What is the role of lab studies in the diagnosis of pituitary macroadenomas?

Updated: Apr 20, 2020
  • Author: James R Mulinda, MD, FACP; Chief Editor: George T Griffing, MD  more...
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Laboratory tests include basal hormone levels and dynamic hormone measurements depending on the tumor studied.

All tumors should have screening basal hormone measurements, which may include prolactin, thyrotropin, thyroxine, adrenocorticotropin, cortisol, LH, FSH, estradiol, testosterone, growth hormone, insulinlike growth factor-1 (IGF-1), and alpha subunit glycoprotein.

Dynamic hormone tests are performed to assess the functionality of a tumor and assist in differential diagnosis. They also can be used to assess anterior pituitary reserve.

Thyrotropin-releasing hormone (TRH) causes elevation of serum prolactin and thyrotropin. Prolactinomas, hyperprolactinemic states, hyperthyroidism, and panhypopituitarism exhibit a blunted response. Gonadotropinomas respond paradoxically to TRH (LH, FSH, LH-beta, and alpha subunit should be measured).

GHRH produces an elevation in growth hormone. This response is blunted in growth hormone deficiency, Cushing disease, and hypothyroidism. Other agents that may be used for this test include insulin, L-dopa, arginine, and clonidine. Acromegaly may produce a paradoxical reduction in growth hormone.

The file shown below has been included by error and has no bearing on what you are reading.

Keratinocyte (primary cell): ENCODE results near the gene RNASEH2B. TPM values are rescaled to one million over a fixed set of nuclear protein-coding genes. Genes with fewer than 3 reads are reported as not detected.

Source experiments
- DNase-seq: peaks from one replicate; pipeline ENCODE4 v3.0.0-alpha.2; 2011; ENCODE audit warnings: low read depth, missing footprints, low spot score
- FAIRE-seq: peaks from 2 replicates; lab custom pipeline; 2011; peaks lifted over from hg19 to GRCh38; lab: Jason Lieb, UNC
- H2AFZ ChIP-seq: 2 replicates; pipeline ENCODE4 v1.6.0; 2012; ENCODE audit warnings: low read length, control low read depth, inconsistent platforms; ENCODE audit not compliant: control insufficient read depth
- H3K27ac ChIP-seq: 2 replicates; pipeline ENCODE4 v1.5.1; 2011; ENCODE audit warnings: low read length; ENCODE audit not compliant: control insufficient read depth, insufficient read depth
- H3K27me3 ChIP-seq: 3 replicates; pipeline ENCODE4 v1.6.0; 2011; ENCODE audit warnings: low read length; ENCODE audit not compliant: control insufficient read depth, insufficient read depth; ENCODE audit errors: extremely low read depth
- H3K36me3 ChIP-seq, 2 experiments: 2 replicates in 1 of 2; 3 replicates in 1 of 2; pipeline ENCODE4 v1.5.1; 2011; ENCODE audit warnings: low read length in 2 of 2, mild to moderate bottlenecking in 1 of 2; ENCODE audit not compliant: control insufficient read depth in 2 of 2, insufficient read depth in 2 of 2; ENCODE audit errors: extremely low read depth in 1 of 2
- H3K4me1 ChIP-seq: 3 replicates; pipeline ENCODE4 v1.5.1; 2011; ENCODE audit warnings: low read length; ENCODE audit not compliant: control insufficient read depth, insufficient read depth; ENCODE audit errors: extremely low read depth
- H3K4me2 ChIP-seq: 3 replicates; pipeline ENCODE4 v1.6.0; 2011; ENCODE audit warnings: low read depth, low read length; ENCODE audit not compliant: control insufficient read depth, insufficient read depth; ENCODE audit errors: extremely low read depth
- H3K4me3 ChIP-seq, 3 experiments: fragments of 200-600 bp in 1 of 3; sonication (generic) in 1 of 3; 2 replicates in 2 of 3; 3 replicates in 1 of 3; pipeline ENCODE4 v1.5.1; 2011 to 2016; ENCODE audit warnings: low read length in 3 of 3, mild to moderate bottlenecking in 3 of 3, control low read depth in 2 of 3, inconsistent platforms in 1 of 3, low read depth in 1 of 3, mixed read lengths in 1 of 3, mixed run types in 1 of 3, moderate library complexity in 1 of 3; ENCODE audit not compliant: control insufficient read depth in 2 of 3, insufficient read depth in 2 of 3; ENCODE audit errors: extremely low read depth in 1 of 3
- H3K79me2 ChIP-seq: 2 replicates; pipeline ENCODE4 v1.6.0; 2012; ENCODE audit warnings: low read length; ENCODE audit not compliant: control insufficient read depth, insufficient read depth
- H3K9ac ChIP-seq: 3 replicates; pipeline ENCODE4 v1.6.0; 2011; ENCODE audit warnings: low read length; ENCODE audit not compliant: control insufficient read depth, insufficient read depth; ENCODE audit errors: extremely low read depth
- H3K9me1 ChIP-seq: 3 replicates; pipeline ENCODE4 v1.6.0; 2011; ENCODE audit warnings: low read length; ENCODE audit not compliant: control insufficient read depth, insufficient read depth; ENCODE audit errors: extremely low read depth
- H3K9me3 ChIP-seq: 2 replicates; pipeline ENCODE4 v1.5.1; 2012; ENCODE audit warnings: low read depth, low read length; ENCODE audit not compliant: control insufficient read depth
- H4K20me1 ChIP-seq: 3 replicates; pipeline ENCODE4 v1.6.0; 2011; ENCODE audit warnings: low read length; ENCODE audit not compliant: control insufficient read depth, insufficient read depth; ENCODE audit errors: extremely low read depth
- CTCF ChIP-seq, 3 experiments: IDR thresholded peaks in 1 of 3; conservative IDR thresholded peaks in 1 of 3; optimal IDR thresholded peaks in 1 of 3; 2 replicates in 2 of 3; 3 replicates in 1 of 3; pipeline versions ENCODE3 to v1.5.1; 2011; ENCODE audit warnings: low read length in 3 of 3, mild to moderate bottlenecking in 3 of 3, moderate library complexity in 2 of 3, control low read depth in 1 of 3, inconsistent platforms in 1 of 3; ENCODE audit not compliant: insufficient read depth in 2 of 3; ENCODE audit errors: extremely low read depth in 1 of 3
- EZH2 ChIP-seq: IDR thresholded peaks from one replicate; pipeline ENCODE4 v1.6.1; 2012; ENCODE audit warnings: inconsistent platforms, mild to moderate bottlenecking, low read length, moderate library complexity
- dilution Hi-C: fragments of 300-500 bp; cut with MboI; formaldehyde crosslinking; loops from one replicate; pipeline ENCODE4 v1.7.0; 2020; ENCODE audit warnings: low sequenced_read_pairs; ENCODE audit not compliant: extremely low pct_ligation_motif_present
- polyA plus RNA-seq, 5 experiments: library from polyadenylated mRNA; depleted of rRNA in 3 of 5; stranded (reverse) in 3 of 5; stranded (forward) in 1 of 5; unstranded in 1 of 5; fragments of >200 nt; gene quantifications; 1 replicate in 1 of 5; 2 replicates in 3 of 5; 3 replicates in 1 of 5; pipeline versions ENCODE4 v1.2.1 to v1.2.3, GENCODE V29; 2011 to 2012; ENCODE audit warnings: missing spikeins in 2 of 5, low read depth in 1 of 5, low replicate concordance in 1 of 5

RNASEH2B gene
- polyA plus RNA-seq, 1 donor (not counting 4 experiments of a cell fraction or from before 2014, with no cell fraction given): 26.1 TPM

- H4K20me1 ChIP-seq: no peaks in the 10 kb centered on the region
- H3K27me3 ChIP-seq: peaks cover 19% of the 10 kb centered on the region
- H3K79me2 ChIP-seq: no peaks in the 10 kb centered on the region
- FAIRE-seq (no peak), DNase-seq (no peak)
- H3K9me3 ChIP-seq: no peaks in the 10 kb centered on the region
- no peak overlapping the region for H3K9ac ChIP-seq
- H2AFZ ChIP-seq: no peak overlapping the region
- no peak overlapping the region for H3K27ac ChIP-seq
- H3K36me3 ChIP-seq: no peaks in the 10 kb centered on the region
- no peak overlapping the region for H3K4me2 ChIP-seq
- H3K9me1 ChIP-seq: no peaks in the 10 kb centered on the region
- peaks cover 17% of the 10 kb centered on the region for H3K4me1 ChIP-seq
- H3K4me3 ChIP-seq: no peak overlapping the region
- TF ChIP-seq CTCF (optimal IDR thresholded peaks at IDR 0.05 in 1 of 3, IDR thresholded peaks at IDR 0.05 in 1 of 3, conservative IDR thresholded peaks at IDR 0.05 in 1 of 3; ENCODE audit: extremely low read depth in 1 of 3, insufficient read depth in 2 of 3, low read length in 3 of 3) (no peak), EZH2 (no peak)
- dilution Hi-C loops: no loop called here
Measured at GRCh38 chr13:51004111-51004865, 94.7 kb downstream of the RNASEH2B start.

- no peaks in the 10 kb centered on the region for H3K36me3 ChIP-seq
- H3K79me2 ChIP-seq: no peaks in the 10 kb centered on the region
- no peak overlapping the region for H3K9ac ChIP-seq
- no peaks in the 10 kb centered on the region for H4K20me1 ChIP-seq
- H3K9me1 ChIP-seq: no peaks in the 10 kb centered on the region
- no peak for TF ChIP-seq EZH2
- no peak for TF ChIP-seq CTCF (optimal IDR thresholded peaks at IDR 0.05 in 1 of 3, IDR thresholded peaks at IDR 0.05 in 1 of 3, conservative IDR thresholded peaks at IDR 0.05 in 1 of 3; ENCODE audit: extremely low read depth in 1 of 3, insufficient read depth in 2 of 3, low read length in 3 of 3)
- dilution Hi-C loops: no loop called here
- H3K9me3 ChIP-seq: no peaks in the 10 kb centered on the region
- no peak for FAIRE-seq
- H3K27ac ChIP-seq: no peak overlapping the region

Hyperglycemia suppresses serum growth hormone. This suppression does not occur in pituitary tumors secreting growth hormone, ectopic growth hormone–releasing tumors, Cushing syndrome, and anorexia nervosa. A paradoxical rise in growth hormone may be observed in acromegaly, acute illness, and chronic renal failure. Many people with acromegaly also show paradoxical growth hormone response to TRH and occasionally to GnRH.

CRH causes a rise in corticotropin. This response is exaggerated in Cushing disease but blunted in other causes of Cushing syndrome. When combined with inferior petrosal sinus sampling, this test may assist in differentiating Cushing disease from benign ectopic adrenocorticotropic hormone (ACTH) syndrome.

Insulin-induced hypoglycemia causes a rise in corticotropin, cortisol, and growth hormone. A blunted response is observed in Cushing syndrome, growth hormone deficiency, hypothyroidism, and hyperthyroidism.

Metyrapone causes a rise in morning serum 11-deoxycortisol and urinary 17-hydrocorticosteroids (17-OH steroids). An exaggerated response occurs in Cushing disease, but no response is observed in other causes of Cushing syndrome.

Dexamethasone suppression testing is used in Cushing syndrome evaluation. An overnight 1-mg dexamethasone dose fails to suppress morning serum cortisol in Cushing syndrome but is only a screening test. Low-dose and high-dose dexamethasone suppression tests assist, respectively, in establishing the diagnosis of Cushing syndrome and differentiating between Cushing disease and ectopic production of corticotropin.

Cosyntropin testing and corticotropin infusion testing assist in assessing the hypothalamic-pituitary-adrenal axis for adrenocortical insufficiency.

GnRH causes an increase in LH and FSH levels. This response is blunted in pituitary hypogonadism but exaggerated in primary hypogonadism. Test results, however, are not very dependable.

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